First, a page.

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mount-weather-aerialThe Mount Weather Emergency Operations Center is a civilian command facility in the U.S. state of Virginia, used as the center of operations for the Federal Emergency Management Agency (FEMA). Also known as the High Point Special Facility (HPSF), its preferred designation since 1991.

The facility is a major relocation site for the highest level of civilian and military officials in case of national disaster, playing a major role in U.S. continuity of government (per the Continuity of Operations Plan).

Mount Weather is the location of a control station for the FEMA National Radio System (FNARS), a high frequency radio system connecting most federal public safety agencies and U.S. military with most of the states. FNARS allows the president to access the Emergency Alert System.

FEMA National Radio SystemThe site was brought into the public eye by The Washington Post, when the government facility was mentioned while reporting on the December 1, 1974, crash into Mount Weather of TWA Flight 514, a Boeing 727 jetliner.


Located in the Blue Ridge Mountains, access to the operations center is available via Virginia State Route 601 (also called Blueridge Mountain Road) in Bluemont, Virginia. The facility is located near Berryville, 48 miles from Washington, D.C.

The site was originally opened as a weather station in the late 1800s.  It was used as a Civilian Public Service facility (Camp # 114) during World War II. At that time there were just two permanent buildings on the site: the administration/dormitory building, and the laboratory. Those buildings still stand, supplemented by many more modern buildings.

Xfiles-Weather copy_thumb[1]The underground facility within Mount Weather, designated “Area B”, was completed in 1959. FEMA established training facilities on the mountain’s surface (“Area A”) in 1979.

The above-ground portion of the FEMA complex (Area A) is at least 434 acres. This measurement includes a training area of unspecified size.  Area B, the underground component, contains 600,000 square feet (56,000 m2).


According to a letter to the editor of The Washington Post, after the September 11 attacks, most of the congressional leadership was evacuated to Mount Weather by helicopter.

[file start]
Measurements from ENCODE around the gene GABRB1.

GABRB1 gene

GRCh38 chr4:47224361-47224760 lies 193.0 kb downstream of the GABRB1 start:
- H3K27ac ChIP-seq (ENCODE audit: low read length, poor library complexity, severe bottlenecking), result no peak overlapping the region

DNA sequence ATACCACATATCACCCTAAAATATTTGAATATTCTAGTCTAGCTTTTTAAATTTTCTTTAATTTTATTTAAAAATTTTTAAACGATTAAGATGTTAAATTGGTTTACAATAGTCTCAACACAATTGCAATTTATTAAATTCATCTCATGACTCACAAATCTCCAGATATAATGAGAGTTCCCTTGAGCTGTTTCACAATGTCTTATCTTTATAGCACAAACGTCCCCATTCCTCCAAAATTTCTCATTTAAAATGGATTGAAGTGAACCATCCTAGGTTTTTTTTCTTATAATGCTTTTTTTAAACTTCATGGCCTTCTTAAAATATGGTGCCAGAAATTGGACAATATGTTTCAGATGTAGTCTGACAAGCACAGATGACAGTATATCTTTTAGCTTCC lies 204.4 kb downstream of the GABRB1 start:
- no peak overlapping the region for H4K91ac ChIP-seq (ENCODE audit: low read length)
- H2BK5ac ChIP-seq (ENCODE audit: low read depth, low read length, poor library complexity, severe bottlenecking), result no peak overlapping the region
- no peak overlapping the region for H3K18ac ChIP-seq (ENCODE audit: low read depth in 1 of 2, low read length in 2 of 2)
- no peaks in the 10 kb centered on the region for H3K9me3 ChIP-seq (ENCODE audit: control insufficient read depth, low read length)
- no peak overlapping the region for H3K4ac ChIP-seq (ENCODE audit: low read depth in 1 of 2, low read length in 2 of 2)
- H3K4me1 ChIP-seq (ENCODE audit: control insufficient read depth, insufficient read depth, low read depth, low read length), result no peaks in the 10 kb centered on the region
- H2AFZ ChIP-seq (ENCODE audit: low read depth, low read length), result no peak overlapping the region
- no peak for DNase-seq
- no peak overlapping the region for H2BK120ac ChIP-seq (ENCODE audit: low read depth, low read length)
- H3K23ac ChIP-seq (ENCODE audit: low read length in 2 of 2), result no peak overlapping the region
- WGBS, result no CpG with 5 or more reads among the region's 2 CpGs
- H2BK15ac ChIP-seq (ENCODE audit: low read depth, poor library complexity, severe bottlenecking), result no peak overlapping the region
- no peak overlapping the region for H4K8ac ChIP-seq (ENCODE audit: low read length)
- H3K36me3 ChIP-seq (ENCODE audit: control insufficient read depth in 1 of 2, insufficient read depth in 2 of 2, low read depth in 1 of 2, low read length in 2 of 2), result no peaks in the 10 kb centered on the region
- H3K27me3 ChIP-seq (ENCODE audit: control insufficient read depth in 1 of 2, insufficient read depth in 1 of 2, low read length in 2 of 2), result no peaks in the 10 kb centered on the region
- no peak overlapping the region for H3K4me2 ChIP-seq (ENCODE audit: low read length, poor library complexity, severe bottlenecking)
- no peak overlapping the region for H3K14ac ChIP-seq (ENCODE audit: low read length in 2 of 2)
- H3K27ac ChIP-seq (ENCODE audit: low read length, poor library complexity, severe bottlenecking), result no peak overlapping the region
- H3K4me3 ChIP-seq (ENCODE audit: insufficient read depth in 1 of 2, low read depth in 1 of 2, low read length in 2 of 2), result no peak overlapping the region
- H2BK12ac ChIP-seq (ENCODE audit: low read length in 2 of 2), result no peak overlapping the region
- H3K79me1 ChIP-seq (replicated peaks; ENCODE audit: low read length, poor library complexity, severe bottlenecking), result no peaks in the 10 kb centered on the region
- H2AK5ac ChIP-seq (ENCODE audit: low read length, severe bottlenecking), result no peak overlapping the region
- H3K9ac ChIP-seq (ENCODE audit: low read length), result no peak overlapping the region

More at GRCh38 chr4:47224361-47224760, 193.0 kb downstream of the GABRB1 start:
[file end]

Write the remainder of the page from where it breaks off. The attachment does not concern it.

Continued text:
Between 1979 and 1981, the National Gallery of Art developed a program to transport valuable paintings in its collection to Mount Weather via helicopter. The success of the relocation would depend upon how far in advance warning of an attack was received.

Because many of its activities are deemed to be Top Secret, not much is known about the day-to-day working at Mt. Weather, and even less is known about the plans that would unfold in case of a dire emergency.

Mt weatherThat is why a recent presolicitation notice issued by FEMA on July 8 of last year sheds a bit of welcome light on one aspect of the emergency operations center’s day-to-day functioning. FEMA’s notice indicates that it is planning to issue a contract to a company that can provide a variety of medical services at Mt. Weather – in both normal times and “during emergencies where immediate transfer of patients is inhibited, medical staff and patients may be required to stay on-site.”

The notice explains that Mt. Weather is open 24 hours a day, every day, throughout the year. “Activities on-site include facility operations, data centers, communication hubs, and classified programs,” FEMA noted. “Operations are designed to continue without significant support from external entities.”

The presolicitation document points out that there are typically about 1,400 full-time personnel on site who might require medical attention. “However, the on-site population can expand significantly at times.” FEMA and Mt. Weather do not make it a habit to discuss various scenarios that might unfold in case of a major disaster or emergency.

Much of the work at Mt. Weather is conducted in secret. “A Top Secret security facility clearance is required of the contractor and any subcontractors, and individual Top Secret clearances are required for all staff, both permanent and backup,” insists FEMA. A part of the medical work that would be performed under this contract would take place in a classified area that that requires a Top Secret security clearance to access.

bioterrorMedical Services Support at the Mt. Weather Emergency Operations Center

Solicitation Number:HSFE5013R0026Agency: Department of Homeland Security
Office: Federal Emergency Management Agency

Contract Award Dollar Amount:
Not To Exceed $3,936,846.28

See also